Beeville

Juan Baggio


By John Lee

Though he was never stationed on the battle front, the early portions of Juan Baggio’s life prepared him to serve his country on the home front during World War II.

“My dad died three months before I was born and my mom died when I was 12 years old, so [my childhood] wasn’t too good,” said Baggio, who grew up in hard economic times with his single mother scrambling to support him; his older brother, Bob; and two half-siblings.

Ysaac C. Elizalde


By Ever Figueroa

You don’t have to be in combat to be a veteran.

During World War II, Ysaac Elizalde provided the troops with the food necessary to give them enough energy to prepare for the horrors of combat. Elizalde would go on to make a career of this, delivering milk to thousands of homes in Corpus Christi, Texas, for more than 40 years.

Born in 1921 in Bee County, Texas, he doesn’t remember much from his youth. He says he didn’t feel the effects of the Great Depression to the same degree the rest of the country did.

Elias Ramirez Chapa


By Manesh Upadhyaya

Watching war movies about battle ships as a child in Beeville, Texas, created a yearning in Elias Chapa to enlist in the Navy.

At the age of 17, Chapa still wasn’t old enough to sign up for the Navy. Having three older brothers already in the military, however, it wasn’t hard for him to see what he wanted to do after high school. He waited a year for his 18th birthday, and then enlisted in the Navy on Feb. 5, 1943. Along with close Beeville friend Ray Salazar, Chapa began his career in the United States Navy.

Tomas Mata Treviño


By Brenda Menchaca

Born and raised in the small town of Beeville, Tomas Mata Treviño knew little about the world beyond his South Texas community when he was drafted into the Army in 1945.

Having never even ventured beyond Beeville's borders, he was scared when he received a draft letter two months after registering. About 40 other local residents were called to duty at the same time.

Martin C. Sanchez


By David Muto

Martin Sanchez was told after he returned from the war that he’d be welcome anywhere if he wore his military uniform out of the house.

Sanchez laughs while recalling this advice.

“We don’t serve no Mexicans here,” he said in the voice of a shop owner who denied him access to his store, even while Sanchez was dressed in the attire he’d received after enlisting. “You gotta go up by the railroad track up there.”

Concepción Garcia Moron


By Yolande Yip

A self-described “simple country boy” who served in World War II’s European Theater alongside other men from humble backgrounds, Concepción Garcia Morón said a lack of self-awareness led to a friendly-fire death one February within his company.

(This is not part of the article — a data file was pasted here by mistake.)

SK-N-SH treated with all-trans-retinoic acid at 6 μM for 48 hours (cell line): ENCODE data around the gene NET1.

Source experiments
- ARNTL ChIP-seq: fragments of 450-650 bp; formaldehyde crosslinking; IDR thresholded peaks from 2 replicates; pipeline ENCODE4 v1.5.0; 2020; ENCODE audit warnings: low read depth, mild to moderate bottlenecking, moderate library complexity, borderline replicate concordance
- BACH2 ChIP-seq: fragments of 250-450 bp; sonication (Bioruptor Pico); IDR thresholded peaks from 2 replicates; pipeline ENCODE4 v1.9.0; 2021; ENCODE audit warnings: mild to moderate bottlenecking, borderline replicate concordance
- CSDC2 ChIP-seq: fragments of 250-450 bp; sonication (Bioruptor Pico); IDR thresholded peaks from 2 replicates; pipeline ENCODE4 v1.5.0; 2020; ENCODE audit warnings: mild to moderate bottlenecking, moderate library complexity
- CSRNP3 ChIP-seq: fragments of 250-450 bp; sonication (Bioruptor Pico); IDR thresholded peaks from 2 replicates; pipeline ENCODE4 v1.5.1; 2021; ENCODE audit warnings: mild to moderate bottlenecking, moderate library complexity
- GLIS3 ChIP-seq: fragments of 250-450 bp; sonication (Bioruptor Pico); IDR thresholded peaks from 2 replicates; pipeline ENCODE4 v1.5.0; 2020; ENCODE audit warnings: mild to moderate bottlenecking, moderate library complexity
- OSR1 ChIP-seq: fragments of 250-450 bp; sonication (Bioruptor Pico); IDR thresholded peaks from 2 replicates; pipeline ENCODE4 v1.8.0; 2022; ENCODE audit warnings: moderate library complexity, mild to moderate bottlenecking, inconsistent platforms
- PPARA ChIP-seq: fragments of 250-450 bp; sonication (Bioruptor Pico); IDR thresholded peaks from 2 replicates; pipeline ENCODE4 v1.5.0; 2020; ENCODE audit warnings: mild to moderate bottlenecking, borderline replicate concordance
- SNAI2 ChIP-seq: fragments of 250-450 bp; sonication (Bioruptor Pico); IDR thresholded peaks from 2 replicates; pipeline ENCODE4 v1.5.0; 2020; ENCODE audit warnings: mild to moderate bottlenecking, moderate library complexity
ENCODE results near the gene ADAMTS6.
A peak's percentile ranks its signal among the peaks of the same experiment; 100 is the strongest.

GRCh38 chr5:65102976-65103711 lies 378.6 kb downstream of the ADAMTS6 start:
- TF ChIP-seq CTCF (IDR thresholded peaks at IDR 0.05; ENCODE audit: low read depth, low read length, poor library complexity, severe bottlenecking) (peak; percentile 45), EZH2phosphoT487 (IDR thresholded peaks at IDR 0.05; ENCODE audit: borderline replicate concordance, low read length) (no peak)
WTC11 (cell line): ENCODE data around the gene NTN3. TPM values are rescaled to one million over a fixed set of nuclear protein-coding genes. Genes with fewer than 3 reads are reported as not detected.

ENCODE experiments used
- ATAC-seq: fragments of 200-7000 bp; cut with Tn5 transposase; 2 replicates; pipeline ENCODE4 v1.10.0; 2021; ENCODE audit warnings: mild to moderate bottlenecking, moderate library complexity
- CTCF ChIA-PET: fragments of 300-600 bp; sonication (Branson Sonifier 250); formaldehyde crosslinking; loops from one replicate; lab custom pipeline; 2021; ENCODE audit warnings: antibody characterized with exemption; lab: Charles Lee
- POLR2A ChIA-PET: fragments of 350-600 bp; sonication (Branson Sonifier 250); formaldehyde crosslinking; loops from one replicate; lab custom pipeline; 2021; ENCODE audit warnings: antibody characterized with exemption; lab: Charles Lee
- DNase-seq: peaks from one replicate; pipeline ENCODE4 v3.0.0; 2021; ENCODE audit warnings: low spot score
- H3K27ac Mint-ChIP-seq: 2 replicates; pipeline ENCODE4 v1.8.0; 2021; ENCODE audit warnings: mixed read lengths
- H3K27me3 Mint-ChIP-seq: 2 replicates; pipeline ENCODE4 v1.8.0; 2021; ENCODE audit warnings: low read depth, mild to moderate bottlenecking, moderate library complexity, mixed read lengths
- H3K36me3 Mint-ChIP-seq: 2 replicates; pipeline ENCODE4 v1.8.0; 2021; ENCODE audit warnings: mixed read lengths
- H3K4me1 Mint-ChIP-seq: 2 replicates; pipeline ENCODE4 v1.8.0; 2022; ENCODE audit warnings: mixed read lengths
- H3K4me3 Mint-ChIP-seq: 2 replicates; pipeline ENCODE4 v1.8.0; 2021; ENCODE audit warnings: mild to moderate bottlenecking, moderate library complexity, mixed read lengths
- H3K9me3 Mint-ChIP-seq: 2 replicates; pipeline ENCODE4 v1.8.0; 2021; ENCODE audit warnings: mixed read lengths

“It was our buddies shelling us because . . . like I said, line infantry doesn’t know anything . . . you hold that ground regardless,” said Morón, of the Luxembourg-area incident. “You don’t know where you’re at. Just, ‘Be ready in five minutes. Be ready in 10 minutes.’”

Guadalupe R. Loya


By Andres Quintero

When Guadalupe "Lupe" Loya, Jr. was drafted into World War II, he was working at a Civilian Conservation Corps camp in Wyoming.

Loya returned to his hometown of Beeville, Texas, before heading to San Antonio to meet with some recruiting officers, who told him he'd be a good fit for the Navy.

"I can't read and write as good as you guys," Loya responded, since he had gone to school only through the third grade. "They told me I'd be fine as long as I could shoot a rifle."

Derlin Rodriguez Loya


By Evelyn Ngugi

Four days after his eighteenth birthday, rookie soldier Derlin Loya set sail for Germany on May 18, 1946.

By that time, Germany and Japan had already surrendered to Allied Forces, so Loya never had to face day-to-day combat during his nearly three years as a truck driver in Europe. That’s not to say, however, that he and the rest of the First Infantry Division’s Headquarters Battery weren’t in a dangerous situation. For example, gun shots suddenly sounded one day when Loya was driving a jeep for a first lieutenant.

Alejandro Paiz Garza


By Cheryl Smith Kemp

When Alejandro P. Garza got called up for the war, he was working in a Houston shipyard as a welder. Garza was 18, and, the year before, had dropped out of A.C. Jones High School in his hometown of Beeville, Texas, to help his family out.

Abel Vela


By Valerie Harris

Most people hope to retire around age 65, but hard-working Abel Vela stayed busy well into his 70s.

After 27 years in the Army and more than 30 years of owning and operating a number of McDonald’s franchises throughout San Antonio, Texas, the 81‐year‐old Army Major says volunteering for the Purple Heart Association and at his church have taken the place of work.

“And in my free time, I work for a young lady. Her name is Angela Vela, and she keeps me very busy,” said Vela with a laugh.